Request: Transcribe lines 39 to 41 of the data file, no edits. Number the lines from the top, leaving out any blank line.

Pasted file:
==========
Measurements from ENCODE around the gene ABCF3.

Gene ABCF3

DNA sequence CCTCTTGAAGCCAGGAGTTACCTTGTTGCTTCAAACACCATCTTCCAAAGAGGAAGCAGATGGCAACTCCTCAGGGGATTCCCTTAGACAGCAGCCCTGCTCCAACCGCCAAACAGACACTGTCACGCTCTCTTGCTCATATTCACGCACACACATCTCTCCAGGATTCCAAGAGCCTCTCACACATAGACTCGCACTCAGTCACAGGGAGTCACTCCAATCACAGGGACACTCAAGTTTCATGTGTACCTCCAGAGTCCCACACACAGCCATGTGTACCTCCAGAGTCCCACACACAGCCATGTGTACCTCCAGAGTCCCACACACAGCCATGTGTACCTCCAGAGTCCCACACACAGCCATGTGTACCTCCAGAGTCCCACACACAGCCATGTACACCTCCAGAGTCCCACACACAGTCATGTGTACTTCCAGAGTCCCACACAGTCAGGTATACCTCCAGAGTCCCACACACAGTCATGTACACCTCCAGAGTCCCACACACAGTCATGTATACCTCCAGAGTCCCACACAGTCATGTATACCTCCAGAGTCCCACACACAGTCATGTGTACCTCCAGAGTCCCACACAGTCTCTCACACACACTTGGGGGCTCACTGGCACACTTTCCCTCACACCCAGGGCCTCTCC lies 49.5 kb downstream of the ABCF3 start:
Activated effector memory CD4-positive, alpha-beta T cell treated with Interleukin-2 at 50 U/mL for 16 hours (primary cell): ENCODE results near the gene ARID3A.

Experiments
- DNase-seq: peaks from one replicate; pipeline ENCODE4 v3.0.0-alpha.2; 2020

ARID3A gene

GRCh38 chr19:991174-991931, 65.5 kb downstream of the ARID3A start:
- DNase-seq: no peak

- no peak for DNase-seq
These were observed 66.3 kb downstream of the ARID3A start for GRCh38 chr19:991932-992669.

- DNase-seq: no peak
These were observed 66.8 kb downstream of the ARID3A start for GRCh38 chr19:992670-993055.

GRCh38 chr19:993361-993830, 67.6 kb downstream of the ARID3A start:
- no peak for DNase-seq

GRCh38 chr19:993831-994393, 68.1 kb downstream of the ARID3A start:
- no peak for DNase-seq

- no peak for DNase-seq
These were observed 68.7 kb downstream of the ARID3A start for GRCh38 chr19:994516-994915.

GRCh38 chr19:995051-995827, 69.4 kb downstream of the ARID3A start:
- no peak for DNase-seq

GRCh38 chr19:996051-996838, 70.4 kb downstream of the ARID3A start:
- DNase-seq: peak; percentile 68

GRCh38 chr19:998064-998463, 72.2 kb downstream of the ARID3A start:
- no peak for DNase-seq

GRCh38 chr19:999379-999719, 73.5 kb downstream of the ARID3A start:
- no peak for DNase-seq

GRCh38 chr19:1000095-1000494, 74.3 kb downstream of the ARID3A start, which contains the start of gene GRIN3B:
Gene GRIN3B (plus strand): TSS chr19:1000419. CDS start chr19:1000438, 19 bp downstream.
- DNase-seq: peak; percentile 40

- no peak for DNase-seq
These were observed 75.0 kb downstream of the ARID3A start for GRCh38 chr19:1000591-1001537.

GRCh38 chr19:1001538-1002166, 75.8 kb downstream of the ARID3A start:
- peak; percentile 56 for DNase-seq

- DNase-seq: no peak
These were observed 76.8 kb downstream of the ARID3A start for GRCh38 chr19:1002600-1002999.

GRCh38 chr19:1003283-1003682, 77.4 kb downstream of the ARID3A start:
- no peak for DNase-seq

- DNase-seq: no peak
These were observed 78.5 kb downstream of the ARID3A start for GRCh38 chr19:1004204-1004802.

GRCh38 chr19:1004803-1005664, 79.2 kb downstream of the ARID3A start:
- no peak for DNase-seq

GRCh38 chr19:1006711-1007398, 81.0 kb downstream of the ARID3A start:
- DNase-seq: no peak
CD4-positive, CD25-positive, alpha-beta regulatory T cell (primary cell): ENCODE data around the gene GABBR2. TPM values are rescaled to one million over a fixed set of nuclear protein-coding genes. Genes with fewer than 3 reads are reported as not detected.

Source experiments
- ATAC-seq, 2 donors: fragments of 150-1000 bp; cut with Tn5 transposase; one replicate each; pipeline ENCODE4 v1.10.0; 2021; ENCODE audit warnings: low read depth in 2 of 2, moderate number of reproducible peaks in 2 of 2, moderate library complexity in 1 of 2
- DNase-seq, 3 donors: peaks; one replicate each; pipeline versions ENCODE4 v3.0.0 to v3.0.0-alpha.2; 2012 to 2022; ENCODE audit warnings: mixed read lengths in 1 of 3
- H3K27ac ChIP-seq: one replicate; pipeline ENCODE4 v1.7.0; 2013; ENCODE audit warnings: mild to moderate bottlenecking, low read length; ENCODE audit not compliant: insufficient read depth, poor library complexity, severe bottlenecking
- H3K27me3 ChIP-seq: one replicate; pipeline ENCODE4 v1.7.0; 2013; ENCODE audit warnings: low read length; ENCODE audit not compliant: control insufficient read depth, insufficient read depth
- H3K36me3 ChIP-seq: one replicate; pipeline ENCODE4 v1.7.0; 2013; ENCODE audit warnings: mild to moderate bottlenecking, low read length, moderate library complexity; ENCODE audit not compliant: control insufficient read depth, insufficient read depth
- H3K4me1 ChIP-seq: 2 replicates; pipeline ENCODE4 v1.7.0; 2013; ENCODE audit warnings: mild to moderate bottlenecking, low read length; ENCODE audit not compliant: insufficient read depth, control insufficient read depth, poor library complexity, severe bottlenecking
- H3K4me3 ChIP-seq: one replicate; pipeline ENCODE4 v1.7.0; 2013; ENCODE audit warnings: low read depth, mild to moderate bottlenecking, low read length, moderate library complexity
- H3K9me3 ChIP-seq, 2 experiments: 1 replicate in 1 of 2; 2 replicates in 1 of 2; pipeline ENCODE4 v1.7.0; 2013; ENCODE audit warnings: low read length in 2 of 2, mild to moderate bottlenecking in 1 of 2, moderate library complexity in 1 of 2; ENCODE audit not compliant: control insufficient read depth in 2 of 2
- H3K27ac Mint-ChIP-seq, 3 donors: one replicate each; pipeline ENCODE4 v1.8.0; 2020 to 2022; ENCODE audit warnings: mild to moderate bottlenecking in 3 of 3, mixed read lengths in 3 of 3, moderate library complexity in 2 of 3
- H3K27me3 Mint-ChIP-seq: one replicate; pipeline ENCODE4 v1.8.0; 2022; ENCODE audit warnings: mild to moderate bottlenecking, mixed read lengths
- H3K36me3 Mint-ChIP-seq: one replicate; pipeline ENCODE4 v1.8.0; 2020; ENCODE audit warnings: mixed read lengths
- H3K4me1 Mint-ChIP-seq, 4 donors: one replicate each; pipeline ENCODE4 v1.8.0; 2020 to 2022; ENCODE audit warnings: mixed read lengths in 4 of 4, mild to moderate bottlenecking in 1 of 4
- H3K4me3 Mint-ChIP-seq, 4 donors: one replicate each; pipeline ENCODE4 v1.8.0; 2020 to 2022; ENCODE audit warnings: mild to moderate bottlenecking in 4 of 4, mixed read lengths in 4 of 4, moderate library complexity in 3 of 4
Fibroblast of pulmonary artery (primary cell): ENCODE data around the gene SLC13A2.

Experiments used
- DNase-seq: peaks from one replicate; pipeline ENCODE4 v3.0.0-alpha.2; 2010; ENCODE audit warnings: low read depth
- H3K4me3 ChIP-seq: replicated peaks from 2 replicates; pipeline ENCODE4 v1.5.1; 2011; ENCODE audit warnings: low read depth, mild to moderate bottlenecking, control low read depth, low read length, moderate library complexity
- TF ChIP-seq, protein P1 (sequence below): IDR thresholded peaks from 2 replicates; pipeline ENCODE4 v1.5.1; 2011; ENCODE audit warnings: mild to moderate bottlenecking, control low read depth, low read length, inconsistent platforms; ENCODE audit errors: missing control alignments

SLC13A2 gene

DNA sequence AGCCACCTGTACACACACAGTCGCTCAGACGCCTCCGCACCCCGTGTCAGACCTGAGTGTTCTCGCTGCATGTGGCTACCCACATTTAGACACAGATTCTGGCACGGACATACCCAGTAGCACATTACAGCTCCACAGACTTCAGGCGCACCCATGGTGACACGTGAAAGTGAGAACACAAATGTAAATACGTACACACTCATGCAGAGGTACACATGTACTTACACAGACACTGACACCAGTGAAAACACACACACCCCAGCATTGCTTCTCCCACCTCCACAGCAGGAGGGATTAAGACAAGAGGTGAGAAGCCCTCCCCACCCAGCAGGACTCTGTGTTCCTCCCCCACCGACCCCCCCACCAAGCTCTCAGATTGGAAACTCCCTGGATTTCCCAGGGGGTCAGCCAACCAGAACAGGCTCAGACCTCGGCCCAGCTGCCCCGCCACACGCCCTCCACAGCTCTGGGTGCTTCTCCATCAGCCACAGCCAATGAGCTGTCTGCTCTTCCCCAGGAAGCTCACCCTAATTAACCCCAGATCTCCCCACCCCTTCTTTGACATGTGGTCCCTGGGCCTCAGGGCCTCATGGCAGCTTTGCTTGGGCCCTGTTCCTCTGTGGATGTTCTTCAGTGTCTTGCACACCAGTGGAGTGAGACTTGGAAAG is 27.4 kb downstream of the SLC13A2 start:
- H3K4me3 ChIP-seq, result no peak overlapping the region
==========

- DNase-seq: no peak
These were observed 78.5 kb downstream of the ARID3A start for GRCh38 chr19:1004204-1004802.

GRCh38 chr19:1004803-1005664, 79.2 kb downstream of the ARID3A start: